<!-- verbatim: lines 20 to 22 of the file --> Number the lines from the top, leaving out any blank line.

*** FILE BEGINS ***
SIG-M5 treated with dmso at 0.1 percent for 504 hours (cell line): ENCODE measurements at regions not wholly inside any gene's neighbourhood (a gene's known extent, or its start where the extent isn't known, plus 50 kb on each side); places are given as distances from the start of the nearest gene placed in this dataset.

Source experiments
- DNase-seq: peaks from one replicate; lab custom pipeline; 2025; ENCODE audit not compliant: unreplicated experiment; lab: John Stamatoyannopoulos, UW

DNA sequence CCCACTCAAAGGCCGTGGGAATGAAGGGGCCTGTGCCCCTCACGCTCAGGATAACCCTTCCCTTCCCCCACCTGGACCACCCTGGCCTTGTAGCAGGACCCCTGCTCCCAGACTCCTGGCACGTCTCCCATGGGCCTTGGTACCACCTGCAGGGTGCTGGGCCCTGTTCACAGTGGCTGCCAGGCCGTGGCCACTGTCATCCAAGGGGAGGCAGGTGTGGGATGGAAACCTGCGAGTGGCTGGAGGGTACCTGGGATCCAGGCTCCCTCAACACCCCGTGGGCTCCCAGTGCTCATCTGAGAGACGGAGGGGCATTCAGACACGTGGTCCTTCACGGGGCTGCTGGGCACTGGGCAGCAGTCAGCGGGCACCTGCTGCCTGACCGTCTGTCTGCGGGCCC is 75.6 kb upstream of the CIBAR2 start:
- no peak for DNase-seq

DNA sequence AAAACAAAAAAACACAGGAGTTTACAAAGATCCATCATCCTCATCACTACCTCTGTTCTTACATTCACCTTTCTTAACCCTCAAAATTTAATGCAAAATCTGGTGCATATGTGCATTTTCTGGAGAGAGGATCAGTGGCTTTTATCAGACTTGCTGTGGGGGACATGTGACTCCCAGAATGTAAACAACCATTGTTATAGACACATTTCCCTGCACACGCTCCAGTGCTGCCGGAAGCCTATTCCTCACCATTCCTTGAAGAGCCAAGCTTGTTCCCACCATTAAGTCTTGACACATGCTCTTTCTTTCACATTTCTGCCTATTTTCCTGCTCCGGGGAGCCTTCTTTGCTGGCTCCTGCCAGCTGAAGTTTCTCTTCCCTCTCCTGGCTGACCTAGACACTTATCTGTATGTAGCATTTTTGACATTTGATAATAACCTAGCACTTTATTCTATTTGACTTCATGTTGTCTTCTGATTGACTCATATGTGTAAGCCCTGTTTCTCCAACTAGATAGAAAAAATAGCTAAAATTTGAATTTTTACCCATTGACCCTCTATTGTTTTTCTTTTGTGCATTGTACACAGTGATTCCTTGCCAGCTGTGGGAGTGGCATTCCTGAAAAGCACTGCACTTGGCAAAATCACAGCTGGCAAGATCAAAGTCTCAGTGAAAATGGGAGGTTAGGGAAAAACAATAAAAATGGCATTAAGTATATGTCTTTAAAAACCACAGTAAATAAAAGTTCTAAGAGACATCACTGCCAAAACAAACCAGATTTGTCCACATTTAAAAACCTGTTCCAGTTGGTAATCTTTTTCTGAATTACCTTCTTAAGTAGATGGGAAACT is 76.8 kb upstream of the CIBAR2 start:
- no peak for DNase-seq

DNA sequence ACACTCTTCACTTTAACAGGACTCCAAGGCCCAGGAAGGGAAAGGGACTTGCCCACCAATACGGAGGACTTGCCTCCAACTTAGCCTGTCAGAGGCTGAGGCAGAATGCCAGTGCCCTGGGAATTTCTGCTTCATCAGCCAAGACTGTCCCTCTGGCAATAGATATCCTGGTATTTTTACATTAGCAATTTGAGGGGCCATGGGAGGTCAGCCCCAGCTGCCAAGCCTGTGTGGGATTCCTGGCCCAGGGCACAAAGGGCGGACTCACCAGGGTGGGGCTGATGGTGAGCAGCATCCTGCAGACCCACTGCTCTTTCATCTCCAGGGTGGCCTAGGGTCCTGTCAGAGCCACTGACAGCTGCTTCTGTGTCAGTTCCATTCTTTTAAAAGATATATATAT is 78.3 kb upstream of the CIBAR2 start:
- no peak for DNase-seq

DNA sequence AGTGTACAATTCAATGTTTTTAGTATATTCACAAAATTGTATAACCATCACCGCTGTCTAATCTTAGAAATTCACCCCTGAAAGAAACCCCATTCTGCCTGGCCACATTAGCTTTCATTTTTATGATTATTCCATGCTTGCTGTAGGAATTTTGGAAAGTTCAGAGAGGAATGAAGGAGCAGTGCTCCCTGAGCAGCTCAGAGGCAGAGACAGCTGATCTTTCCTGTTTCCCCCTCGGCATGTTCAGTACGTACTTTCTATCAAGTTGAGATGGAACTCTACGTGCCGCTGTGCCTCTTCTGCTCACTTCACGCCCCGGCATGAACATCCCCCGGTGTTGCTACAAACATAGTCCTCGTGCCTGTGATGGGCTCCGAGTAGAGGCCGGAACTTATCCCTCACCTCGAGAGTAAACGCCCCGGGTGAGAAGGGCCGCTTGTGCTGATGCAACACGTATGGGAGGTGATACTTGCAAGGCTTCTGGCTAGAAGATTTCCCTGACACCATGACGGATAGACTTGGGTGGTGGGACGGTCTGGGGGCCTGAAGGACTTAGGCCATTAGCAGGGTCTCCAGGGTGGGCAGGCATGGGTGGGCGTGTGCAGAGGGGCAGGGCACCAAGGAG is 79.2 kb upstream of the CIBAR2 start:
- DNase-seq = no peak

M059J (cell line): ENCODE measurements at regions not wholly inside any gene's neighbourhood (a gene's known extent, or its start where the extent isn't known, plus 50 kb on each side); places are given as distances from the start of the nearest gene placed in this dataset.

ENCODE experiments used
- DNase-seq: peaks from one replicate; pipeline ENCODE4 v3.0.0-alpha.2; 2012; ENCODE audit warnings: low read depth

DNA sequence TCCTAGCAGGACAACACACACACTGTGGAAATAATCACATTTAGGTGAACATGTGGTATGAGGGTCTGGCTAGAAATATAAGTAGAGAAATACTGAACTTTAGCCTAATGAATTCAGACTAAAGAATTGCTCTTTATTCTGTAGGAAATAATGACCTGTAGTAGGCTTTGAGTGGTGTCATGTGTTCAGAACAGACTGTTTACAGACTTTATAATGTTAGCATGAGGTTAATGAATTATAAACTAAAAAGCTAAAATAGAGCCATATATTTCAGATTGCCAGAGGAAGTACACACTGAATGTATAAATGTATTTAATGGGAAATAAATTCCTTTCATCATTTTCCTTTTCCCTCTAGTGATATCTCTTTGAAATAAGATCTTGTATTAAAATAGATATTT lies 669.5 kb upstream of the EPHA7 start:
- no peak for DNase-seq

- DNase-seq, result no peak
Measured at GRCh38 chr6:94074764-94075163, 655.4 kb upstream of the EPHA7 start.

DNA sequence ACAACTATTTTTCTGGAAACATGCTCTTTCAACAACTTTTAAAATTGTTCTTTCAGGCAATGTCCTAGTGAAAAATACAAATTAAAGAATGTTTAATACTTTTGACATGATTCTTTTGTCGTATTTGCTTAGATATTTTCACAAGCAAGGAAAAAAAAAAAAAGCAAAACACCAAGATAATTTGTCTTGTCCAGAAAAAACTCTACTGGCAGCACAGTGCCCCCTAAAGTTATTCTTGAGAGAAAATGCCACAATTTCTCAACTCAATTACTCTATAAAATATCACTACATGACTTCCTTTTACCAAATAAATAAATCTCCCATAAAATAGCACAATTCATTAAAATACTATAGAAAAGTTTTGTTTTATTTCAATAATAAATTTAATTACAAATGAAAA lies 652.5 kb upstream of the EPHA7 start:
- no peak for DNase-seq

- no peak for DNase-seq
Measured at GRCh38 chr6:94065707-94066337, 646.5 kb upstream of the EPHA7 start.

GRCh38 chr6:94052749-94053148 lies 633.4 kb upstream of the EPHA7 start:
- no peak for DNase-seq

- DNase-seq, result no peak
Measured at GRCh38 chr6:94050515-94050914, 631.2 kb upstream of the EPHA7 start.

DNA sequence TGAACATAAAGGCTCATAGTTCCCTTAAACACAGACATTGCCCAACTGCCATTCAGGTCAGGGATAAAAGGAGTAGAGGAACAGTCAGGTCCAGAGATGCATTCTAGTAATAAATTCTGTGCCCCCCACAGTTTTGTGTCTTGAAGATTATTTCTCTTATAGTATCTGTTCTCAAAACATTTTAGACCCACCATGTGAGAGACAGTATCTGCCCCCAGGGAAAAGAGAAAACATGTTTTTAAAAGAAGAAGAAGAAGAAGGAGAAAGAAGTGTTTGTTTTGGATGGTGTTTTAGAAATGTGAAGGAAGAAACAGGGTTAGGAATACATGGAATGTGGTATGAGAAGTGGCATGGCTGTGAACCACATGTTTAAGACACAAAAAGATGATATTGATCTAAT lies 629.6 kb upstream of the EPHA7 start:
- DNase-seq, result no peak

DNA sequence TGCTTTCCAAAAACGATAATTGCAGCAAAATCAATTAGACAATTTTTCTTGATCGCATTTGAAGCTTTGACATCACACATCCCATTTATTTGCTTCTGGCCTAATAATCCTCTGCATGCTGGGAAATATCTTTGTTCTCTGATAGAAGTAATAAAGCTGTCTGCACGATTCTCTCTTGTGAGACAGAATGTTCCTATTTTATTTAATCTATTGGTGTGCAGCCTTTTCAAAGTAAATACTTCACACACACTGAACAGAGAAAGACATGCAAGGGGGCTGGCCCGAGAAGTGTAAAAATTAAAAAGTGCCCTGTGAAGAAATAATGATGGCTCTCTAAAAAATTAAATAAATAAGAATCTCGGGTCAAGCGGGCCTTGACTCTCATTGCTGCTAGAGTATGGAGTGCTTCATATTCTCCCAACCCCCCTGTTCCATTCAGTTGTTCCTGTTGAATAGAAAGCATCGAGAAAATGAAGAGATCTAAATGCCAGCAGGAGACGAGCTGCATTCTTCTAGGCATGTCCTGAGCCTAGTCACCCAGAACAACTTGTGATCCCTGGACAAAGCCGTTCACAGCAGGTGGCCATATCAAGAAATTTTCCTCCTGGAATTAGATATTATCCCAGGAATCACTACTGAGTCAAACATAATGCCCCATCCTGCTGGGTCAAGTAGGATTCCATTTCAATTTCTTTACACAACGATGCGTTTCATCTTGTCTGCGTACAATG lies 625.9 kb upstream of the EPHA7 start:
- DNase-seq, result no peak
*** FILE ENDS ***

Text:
- no peak for DNase-seq

- no peak for DNase-seq
Measured at GRCh38 chr6:94065707-94066337, 646.5 kb upstream of the EPHA7 start.